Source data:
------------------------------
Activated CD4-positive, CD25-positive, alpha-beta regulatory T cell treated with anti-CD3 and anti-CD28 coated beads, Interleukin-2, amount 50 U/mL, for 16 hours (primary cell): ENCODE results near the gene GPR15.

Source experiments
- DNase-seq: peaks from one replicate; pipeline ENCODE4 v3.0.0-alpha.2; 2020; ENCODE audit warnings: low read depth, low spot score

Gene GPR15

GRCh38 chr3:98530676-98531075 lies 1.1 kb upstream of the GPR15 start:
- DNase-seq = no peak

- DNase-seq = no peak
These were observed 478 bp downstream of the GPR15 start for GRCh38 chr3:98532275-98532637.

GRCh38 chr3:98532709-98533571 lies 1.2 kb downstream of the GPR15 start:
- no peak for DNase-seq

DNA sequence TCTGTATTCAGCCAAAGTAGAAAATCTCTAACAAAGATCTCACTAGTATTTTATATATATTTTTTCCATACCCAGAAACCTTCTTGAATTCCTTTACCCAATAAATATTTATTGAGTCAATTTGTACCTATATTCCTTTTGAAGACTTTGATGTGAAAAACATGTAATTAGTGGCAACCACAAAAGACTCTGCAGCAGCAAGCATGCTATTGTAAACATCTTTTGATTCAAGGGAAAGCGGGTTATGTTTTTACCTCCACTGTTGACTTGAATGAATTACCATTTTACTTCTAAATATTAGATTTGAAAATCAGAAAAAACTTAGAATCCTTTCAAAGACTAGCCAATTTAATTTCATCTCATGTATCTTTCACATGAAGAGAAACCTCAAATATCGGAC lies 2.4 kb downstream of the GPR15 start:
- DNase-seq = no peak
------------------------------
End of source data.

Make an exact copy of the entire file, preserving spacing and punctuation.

Activated CD4-positive, CD25-positive, alpha-beta regulatory T cell treated with anti-CD3 and anti-CD28 coated beads, Interleukin-2, amount 50 U/mL, for 16 hours (primary cell): ENCODE results near the gene GPR15.

Source experiments
- DNase-seq: peaks from one replicate; pipeline ENCODE4 v3.0.0-alpha.2; 2020; ENCODE audit warnings: low read depth, low spot score

Gene GPR15

GRCh38 chr3:98530676-98531075 lies 1.1 kb upstream of the GPR15 start:
- DNase-seq = no peak

- DNase-seq = no peak
These were observed 478 bp downstream of the GPR15 start for GRCh38 chr3:98532275-98532637.

GRCh38 chr3:98532709-98533571 lies 1.2 kb downstream of the GPR15 start:
- no peak for DNase-seq

DNA sequence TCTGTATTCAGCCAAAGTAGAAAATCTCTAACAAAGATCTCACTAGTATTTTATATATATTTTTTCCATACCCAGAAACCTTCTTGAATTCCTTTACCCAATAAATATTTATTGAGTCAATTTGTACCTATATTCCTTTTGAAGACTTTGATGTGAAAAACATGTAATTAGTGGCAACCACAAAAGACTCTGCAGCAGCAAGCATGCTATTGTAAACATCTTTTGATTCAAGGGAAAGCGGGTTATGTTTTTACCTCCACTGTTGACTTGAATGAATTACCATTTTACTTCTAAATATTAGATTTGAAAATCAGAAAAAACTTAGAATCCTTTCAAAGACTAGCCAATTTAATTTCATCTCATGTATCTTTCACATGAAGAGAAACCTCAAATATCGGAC lies 2.4 kb downstream of the GPR15 start:
- DNase-seq = no peak